Today we read about the reign of different kings in Israel and Judah (expected from the name of the book). We’ll focus on one king today: Azariah, also known as Uzziah.
Uzziah did “what was pleasing in the LORD’s sight” (v.3), but he did not destroy the “pagan shrines”(v.4). These pagan places of worship are called “high places” in other translations like the ESV because they were often on a mountain or hilltop.
Uzziah followed the one true God personally, but he didn’t lead the people of Judah to follow Him. It says in the next verse (v.5) that the Lord “struck the king with leprosy” possibly as a punishment for disobedience in destroying the high places. Uzziah and the people of Israel were breaking the words of Deuteronomy 6:4-6:
“Hear, O Israel: The Lord our God, the Lord is one. You shall love the Lord your God with all your heart and with all your soul and with all your might. And these words that I command you today shall be on your heart.” (ESV, emphasis added)
If the people of Judah were to love the Lord with all their heart and soul and might, then there must be no worship of any other god. The LORD is a “jealous God” (Exodus 34:14), meaning that He will not tolerate the worship of anyone or anything else. Uzziah failed to love the Lord with all his heart and soul and might, disobeying the greatest commandment. Sure, he did “what was pleasing in the LORD’s sight,” but he was a man who practiced partial obedience. However, partial obedience is really just disobedience. Uzziah should have done “what he was told, when he was told, with the right heart attitude.” Obedience is the natural outflow of a love for God.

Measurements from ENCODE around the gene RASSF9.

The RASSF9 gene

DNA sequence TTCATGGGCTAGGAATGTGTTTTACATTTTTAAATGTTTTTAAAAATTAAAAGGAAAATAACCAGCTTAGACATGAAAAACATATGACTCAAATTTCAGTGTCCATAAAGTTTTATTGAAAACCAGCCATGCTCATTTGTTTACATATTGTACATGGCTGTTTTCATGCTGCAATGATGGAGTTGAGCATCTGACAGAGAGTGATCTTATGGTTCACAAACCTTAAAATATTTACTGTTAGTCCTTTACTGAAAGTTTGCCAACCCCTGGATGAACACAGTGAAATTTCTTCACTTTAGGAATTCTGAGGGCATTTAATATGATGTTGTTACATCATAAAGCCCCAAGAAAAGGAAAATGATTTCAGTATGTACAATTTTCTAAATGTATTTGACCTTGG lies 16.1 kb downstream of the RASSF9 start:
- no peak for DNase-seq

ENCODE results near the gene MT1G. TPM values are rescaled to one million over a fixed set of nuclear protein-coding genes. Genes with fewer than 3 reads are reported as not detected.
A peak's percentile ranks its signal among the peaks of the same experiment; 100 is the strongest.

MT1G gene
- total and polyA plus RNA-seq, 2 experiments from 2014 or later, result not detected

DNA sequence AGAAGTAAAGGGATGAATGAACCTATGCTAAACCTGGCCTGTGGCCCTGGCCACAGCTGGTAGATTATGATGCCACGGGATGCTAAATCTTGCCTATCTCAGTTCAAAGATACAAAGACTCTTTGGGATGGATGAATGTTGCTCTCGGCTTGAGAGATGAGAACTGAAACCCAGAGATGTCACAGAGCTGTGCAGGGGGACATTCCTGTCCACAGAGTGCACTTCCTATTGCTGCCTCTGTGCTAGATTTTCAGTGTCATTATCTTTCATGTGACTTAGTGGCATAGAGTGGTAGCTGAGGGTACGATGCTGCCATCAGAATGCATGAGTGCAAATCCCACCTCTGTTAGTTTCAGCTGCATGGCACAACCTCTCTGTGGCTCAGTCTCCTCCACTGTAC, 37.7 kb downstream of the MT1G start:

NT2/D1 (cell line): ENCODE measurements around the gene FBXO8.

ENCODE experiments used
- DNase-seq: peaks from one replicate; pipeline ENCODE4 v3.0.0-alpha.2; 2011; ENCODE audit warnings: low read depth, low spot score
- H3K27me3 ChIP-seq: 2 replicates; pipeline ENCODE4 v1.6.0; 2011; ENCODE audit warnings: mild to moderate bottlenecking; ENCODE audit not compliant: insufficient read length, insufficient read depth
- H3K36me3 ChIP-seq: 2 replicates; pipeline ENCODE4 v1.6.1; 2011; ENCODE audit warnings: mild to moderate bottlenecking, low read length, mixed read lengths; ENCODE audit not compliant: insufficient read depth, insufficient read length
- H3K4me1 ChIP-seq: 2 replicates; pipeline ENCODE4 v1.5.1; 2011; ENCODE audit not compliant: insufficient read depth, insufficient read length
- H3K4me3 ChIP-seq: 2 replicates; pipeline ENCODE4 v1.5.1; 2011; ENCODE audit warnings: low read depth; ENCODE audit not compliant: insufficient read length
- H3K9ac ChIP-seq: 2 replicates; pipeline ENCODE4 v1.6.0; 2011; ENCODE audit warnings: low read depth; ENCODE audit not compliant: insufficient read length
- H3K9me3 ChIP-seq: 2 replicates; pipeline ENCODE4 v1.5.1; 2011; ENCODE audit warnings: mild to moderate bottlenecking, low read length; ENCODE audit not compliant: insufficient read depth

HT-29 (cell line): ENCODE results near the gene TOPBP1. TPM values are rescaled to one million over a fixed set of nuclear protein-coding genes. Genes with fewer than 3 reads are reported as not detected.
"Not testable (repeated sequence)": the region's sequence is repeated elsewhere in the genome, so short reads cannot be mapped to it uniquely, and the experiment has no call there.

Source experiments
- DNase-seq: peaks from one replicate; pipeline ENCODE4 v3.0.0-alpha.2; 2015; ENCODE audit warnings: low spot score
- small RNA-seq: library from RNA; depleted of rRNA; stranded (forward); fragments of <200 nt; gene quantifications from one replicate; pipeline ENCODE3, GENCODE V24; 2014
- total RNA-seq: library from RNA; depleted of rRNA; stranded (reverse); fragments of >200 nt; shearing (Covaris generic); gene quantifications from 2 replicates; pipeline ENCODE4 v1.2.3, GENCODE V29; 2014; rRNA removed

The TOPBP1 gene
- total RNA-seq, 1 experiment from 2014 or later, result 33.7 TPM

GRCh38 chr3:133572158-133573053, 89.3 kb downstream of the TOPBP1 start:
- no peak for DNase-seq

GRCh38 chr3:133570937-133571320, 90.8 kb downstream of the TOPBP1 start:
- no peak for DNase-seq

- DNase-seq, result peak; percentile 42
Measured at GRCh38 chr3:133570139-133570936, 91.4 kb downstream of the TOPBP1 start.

Love for God is a command as we see above. How can love be commanded? Near the end of Uzziah’s life, we see the prophet Isaiah receiving a vision from the Lord that I think answers that question. Isaiah sees the Lord sitting on His throne with seraphim (mighty angels) surrounding Him calling to one another, “Holy, holy, holy is the Lord of hosts; the whole earth is full of his glory!” (Isaiah 6:3, ESV).
Isaiah understands the holiness of God and then realizes his sinfulness and the sinfulness of the people of Judah. He says, “Woe is me! For I am lost; for I am a man of unclean lips, and I dwell in the midst of a people of unclean lips;” (Isaiah 6:5, ESV), but God was faithful to cleanse Isaiah of his messy sinfulness. “…your guilt is taken away, and your sin atoned for” (Isaiah 6:7, ESV). It is the same for those who are believers in Jesus Christ. We believe that Jesus died on the cross for our sins, taking our place, and paying the debt that we owed to God. We were lost and people of unclean lips, but through Jesus, our “guilt is taken away” and our “sin atoned for.”
God can command us in Scripture to love him because of who He is (holy) and what He has done for us (cleansed us from all unrighteousness, cf. 1 John 1:9).
Do you love God with all your heart, all your soul, and all your might? (I often find I don’t. Take a serious look at yourself today.)
In what ways do you practice partial obedience?
By: Lucas Taylor — West Campus Pastoral Ministry Apprentice